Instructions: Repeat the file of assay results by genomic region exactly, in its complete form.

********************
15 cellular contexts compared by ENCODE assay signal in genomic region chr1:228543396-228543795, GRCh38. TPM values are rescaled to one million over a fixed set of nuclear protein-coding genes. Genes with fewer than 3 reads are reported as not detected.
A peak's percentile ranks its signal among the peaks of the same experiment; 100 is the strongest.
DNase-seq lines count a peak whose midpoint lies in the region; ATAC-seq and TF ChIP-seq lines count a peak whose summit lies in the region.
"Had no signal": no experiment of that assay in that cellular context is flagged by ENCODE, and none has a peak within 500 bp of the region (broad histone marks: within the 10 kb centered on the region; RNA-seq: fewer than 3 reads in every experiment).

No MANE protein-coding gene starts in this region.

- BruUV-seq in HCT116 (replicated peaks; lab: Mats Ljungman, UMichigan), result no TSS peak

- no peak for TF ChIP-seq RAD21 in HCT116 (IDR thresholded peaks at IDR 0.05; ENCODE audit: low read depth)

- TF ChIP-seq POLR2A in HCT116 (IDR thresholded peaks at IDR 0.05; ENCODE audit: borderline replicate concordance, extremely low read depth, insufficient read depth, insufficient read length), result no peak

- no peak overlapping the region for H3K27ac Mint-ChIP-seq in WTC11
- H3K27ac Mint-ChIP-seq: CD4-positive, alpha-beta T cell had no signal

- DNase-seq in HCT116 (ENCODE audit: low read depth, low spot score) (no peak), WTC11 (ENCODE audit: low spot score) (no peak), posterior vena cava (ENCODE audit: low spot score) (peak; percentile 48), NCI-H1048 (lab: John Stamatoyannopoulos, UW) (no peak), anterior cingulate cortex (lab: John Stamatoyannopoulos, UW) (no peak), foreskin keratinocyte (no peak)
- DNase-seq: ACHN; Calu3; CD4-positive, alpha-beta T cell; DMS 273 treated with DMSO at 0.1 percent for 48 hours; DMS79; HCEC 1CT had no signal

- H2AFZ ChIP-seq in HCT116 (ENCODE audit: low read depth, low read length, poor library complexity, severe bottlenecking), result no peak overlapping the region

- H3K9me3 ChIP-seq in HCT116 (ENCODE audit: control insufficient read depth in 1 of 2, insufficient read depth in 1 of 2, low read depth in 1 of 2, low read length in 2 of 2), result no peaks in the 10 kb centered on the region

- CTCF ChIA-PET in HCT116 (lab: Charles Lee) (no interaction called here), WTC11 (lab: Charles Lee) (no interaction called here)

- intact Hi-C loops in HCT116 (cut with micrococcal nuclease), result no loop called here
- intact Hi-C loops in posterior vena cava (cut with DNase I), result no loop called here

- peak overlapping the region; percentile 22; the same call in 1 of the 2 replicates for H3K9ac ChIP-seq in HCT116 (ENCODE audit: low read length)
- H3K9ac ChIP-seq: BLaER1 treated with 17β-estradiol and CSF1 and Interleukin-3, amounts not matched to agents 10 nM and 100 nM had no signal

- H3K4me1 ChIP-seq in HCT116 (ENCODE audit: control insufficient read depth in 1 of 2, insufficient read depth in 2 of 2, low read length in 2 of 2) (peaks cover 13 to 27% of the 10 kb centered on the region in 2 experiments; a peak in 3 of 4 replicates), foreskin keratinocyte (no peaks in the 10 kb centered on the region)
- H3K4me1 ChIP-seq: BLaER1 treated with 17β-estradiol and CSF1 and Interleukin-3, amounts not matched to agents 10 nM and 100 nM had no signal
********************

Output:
15 cellular contexts compared by ENCODE assay signal in genomic region chr1:228543396-228543795, GRCh38. TPM values are rescaled to one million over a fixed set of nuclear protein-coding genes. Genes with fewer than 3 reads are reported as not detected.
A peak's percentile ranks its signal among the peaks of the same experiment; 100 is the strongest.
DNase-seq lines count a peak whose midpoint lies in the region; ATAC-seq and TF ChIP-seq lines count a peak whose summit lies in the region.
"Had no signal": no experiment of that assay in that cellular context is flagged by ENCODE, and none has a peak within 500 bp of the region (broad histone marks: within the 10 kb centered on the region; RNA-seq: fewer than 3 reads in every experiment).

No MANE protein-coding gene starts in this region.

- BruUV-seq in HCT116 (replicated peaks; lab: Mats Ljungman, UMichigan), result no TSS peak

- no peak for TF ChIP-seq RAD21 in HCT116 (IDR thresholded peaks at IDR 0.05; ENCODE audit: low read depth)

- TF ChIP-seq POLR2A in HCT116 (IDR thresholded peaks at IDR 0.05; ENCODE audit: borderline replicate concordance, extremely low read depth, insufficient read depth, insufficient read length), result no peak

- no peak overlapping the region for H3K27ac Mint-ChIP-seq in WTC11
- H3K27ac Mint-ChIP-seq: CD4-positive, alpha-beta T cell had no signal

- DNase-seq in HCT116 (ENCODE audit: low read depth, low spot score) (no peak), WTC11 (ENCODE audit: low spot score) (no peak), posterior vena cava (ENCODE audit: low spot score) (peak; percentile 48), NCI-H1048 (lab: John Stamatoyannopoulos, UW) (no peak), anterior cingulate cortex (lab: John Stamatoyannopoulos, UW) (no peak), foreskin keratinocyte (no peak)
- DNase-seq: ACHN; Calu3; CD4-positive, alpha-beta T cell; DMS 273 treated with DMSO at 0.1 percent for 48 hours; DMS79; HCEC 1CT had no signal

- H2AFZ ChIP-seq in HCT116 (ENCODE audit: low read depth, low read length, poor library complexity, severe bottlenecking), result no peak overlapping the region

- H3K9me3 ChIP-seq in HCT116 (ENCODE audit: control insufficient read depth in 1 of 2, insufficient read depth in 1 of 2, low read depth in 1 of 2, low read length in 2 of 2), result no peaks in the 10 kb centered on the region

- CTCF ChIA-PET in HCT116 (lab: Charles Lee) (no interaction called here), WTC11 (lab: Charles Lee) (no interaction called here)

- intact Hi-C loops in HCT116 (cut with micrococcal nuclease), result no loop called here
- intact Hi-C loops in posterior vena cava (cut with DNase I), result no loop called here

- peak overlapping the region; percentile 22; the same call in 1 of the 2 replicates for H3K9ac ChIP-seq in HCT116 (ENCODE audit: low read length)
- H3K9ac ChIP-seq: BLaER1 treated with 17β-estradiol and CSF1 and Interleukin-3, amounts not matched to agents 10 nM and 100 nM had no signal

- H3K4me1 ChIP-seq in HCT116 (ENCODE audit: control insufficient read depth in 1 of 2, insufficient read depth in 2 of 2, low read length in 2 of 2) (peaks cover 13 to 27% of the 10 kb centered on the region in 2 experiments; a peak in 3 of 4 replicates), foreskin keratinocyte (no peaks in the 10 kb centered on the region)
- H3K4me1 ChIP-seq: BLaER1 treated with 17β-estradiol and CSF1 and Interleukin-3, amounts not matched to agents 10 nM and 100 nM had no signal